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Want a Healthy Relationship? Make a Contract

Want a Healthy Relationship? Make a Contract

Every relationship in your life is a sacred contract, and whether you’re aware of it or not, you’ve made agreements with the people in your life, the ones who will be your greatest teachers.  We often make these contracts without being mindful of what we’re agreeing to. For example, in my sacred contract with my husband, we made an unspoken deal. I had just gotten out of an abusive marriage, and what I needed from him was safety and the certainty that he’d never hurt me the way I had been hurt before. My hubby, on the other hand, had spent much of his life trying to please people he loves with achievements (the man has many graduate degrees and was about to get another one when I first met him.) I agreed to love him without expecting him to achieve anything. He agreed to keep me safe.

For ten years, that contract served us well. He held me safely in a cocoon so I could heal and embark upon the crazy wild journey I’ve been on for the past six years. In return, I did my best to hold up my end of the bargain. It’s worked well for us for a decade.

But contracts get stale. We evolve. Growth happens, and in time, most contracts need to be renegotiated. Lately, we’ve been doing just that in such a beautiful way and our relationship is all the richer because we’re willing to write a fresh contract aligned with our highest truth and the integrity of our love for each other and what our souls are now ready to learn together.

New Contracts

In fact, I’ve been renegotiating almost every sacred contract in my life since realizing that I had made agreements with many people that implied that they were supposed to read my mind, know what I desired and needed, and demonstrate their love to me by meeting my needs without me communicating what they are. In return, I was supposed to read their minds as well.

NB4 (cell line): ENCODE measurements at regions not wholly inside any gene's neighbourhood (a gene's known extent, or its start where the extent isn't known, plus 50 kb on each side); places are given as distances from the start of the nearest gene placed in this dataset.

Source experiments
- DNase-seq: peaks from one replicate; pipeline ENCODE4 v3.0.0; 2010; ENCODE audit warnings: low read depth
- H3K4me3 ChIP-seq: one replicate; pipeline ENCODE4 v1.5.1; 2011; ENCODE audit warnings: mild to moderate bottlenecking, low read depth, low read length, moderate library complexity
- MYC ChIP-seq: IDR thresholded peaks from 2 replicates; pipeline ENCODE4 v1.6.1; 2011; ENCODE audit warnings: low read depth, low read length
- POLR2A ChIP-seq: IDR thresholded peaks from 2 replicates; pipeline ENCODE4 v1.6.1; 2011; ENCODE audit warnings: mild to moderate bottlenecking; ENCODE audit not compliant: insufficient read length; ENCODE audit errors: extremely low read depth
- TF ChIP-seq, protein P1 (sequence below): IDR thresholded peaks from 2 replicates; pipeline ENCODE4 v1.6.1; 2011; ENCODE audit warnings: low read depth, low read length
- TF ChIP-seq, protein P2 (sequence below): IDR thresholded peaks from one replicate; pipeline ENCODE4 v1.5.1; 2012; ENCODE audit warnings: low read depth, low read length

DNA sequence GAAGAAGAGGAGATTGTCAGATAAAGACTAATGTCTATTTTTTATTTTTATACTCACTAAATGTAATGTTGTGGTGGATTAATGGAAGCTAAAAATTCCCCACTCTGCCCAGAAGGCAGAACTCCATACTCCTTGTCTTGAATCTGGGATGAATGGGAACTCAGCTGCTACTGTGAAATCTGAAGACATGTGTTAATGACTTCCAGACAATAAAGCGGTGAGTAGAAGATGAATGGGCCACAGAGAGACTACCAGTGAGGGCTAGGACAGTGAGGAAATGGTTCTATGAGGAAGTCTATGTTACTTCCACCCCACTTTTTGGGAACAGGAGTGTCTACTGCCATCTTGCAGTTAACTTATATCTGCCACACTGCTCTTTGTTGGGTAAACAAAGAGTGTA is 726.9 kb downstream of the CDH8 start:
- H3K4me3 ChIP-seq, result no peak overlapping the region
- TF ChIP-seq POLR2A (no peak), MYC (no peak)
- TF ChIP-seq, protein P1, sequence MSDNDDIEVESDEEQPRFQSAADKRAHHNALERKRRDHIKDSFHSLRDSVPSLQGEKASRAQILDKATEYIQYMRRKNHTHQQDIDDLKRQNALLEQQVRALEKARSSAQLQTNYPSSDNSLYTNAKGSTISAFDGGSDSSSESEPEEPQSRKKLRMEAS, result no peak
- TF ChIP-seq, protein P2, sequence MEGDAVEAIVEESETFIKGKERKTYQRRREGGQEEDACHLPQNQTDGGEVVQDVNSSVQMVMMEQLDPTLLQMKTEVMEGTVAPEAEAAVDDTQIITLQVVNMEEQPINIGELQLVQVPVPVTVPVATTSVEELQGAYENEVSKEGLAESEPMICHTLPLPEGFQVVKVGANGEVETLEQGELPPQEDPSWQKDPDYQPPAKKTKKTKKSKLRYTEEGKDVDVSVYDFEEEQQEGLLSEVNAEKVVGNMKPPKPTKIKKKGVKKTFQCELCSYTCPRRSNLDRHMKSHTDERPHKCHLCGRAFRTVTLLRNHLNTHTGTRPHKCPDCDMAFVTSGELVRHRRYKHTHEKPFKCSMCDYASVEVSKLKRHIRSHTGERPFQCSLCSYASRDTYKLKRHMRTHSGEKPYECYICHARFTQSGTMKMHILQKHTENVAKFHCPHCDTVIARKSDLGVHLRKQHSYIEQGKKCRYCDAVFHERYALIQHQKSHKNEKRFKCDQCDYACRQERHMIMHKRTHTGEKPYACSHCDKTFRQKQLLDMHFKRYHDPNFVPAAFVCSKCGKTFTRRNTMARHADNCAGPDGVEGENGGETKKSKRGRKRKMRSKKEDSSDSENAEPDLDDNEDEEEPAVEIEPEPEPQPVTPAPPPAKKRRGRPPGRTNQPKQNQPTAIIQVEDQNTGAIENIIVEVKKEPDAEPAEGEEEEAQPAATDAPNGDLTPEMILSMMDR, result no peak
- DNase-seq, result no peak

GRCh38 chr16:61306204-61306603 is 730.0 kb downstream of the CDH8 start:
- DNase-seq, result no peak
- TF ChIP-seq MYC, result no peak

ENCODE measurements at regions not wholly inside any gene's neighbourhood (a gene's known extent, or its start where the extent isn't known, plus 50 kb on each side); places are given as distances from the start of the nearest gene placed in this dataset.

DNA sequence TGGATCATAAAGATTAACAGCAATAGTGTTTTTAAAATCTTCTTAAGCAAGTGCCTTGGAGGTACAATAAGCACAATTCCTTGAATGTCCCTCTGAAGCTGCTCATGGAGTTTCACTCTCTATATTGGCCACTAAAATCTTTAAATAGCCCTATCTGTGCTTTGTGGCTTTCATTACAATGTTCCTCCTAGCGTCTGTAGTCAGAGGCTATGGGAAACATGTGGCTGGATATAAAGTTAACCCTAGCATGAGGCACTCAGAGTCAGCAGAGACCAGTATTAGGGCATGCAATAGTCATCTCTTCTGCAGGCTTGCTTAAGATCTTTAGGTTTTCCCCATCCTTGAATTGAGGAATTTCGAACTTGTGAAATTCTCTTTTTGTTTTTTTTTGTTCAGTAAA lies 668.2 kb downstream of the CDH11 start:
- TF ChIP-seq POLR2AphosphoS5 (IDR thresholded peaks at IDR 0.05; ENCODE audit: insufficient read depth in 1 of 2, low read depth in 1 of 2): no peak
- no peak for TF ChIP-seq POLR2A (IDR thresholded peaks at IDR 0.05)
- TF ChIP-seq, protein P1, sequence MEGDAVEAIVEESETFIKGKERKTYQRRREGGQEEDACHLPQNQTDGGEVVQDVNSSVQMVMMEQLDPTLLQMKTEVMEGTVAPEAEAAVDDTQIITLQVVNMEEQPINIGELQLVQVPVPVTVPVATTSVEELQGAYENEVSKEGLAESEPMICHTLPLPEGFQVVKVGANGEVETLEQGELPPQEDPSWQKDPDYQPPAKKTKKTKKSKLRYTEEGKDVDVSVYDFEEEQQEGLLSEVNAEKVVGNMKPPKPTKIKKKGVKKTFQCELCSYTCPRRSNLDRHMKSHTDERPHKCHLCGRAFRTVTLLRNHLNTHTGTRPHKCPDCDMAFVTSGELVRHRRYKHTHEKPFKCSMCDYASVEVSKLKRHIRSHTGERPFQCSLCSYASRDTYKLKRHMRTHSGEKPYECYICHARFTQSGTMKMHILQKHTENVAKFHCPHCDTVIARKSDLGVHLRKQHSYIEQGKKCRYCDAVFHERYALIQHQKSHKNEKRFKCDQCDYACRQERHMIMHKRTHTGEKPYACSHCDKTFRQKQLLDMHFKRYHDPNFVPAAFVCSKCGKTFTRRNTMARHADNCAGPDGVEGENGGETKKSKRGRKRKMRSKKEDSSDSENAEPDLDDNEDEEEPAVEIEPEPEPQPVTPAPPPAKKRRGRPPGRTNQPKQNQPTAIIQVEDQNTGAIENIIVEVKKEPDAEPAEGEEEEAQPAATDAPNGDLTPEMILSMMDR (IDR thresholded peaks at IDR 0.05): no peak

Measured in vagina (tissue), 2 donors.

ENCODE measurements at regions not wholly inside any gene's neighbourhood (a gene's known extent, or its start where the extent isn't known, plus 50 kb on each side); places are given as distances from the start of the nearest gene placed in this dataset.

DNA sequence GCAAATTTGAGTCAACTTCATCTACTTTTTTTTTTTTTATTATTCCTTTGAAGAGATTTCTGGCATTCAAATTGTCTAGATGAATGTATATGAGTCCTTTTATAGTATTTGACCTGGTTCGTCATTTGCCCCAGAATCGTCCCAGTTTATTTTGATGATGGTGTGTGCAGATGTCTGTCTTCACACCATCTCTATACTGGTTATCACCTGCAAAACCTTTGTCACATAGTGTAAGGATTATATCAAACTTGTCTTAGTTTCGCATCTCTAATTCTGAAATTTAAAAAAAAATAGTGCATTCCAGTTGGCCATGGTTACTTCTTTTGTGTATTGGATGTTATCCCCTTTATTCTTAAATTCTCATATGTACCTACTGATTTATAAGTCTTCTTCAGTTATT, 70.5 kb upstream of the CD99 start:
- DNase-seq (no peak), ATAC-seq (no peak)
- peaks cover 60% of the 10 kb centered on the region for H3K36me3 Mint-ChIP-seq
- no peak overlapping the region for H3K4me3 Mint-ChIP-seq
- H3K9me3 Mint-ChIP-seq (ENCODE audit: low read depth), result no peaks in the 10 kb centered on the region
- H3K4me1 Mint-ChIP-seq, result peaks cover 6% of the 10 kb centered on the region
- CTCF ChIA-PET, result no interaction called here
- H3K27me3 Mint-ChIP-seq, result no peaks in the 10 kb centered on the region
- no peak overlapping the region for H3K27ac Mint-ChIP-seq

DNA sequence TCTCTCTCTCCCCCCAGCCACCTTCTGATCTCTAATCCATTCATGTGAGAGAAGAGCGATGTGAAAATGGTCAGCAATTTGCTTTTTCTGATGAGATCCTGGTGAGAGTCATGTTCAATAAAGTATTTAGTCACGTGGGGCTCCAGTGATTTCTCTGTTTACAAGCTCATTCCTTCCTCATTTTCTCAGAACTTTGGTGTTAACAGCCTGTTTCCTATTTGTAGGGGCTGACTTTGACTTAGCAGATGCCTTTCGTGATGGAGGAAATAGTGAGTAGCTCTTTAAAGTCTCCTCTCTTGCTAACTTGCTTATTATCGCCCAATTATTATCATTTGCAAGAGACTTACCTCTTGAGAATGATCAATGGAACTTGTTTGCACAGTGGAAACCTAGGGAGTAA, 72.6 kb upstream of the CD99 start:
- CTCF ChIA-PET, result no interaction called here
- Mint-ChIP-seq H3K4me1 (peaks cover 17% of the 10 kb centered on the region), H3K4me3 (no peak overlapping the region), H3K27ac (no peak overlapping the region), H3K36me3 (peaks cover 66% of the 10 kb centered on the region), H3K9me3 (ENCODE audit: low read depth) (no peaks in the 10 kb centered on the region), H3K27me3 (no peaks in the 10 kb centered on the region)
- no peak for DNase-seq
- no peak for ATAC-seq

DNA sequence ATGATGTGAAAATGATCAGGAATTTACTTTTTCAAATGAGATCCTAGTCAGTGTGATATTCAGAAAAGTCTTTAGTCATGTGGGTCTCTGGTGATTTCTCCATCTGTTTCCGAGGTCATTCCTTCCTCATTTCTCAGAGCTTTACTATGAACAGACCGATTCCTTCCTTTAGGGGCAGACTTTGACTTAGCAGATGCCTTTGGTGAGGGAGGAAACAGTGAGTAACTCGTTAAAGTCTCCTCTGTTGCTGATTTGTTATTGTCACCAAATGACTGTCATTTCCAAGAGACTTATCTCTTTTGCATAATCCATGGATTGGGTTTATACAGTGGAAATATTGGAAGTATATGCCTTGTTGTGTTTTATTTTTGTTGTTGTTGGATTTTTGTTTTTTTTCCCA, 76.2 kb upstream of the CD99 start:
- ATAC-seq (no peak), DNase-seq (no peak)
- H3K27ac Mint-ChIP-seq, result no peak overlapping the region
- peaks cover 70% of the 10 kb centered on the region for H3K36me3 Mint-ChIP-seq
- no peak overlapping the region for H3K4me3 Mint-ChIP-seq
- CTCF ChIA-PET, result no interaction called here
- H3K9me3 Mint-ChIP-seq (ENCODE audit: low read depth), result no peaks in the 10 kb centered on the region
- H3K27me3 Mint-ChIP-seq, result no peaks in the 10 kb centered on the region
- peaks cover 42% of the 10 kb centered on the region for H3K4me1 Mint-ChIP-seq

Needless to say, such agreements haven’t been going well. Turns out I suck as a mind-reader, and wouldn’t you know it, my loved ones aren’t so hot at reading mine. What ensues is unmet expectation and repetitive disappointment all around, which seriously sucks.

Expressing Your Desires

God bless my loved ones for being willing to renegotiate contracts with me. Some have happily agreed to new terms and were even relieved to have a conversation about it. Our relationships are even stronger because we’ve been willing to look at unconscious agreements we may have made and update them into present time.

Turns out some other contracts have expired, and we’ve been struggling to continue in relationships that are already, on some karmic level, complete. It was time to release each other – with love, cutting the cords and wrapping the ends of those cords in white light, surrendering them to Divine will.

This process has allowed me to be even more discerning with the people closest to me. With the people in my inner circle, I want to be able to freely express what I want and need, even when it leaves me feeling exposed to ask for what someone else may not be able to give me. I also want my loved ones to feel free to express their desires and needs, even if it makes them feel vulnerable because, they know that I may not be able to meet all of their desires.

Part of the new agreement, however, is that we will do whatever we can to meet the other person’s wants and needs, but only as long as they’re in alignment with our own individual highest truth. No guilt trips. No blame games. No sacrificing your own desires so you can please someone else. Middle ground. The commitment to trusting each other enough to share our deepest desires, while setting our own boundaries and saying no when we can’t meet a need.

Graduate Level Relationships

Being in relationships like this requires advanced living. It’s not for the faint of heart.  Putting yourself out there and being brave enough to express what you desire in a relationship feels very vulnerable, since you know that there will be times when your desires go unmet, and now, they’re out there on the table for your loved one to see. For example, if you want sex with your partner four times a week – and you tell him so – and he wants sex once a month, you may feel exposed and naked. Now your desire is hanging out there like a dangling participle, and neither of you can ignore what is true for you – or for him.

But doesn’t the truth trump half-truths, mind-reading, and little white lies to yourself and your loved ones? Isn’t it liberating to discover what’s true for you – and then to express it to the people you care about the most?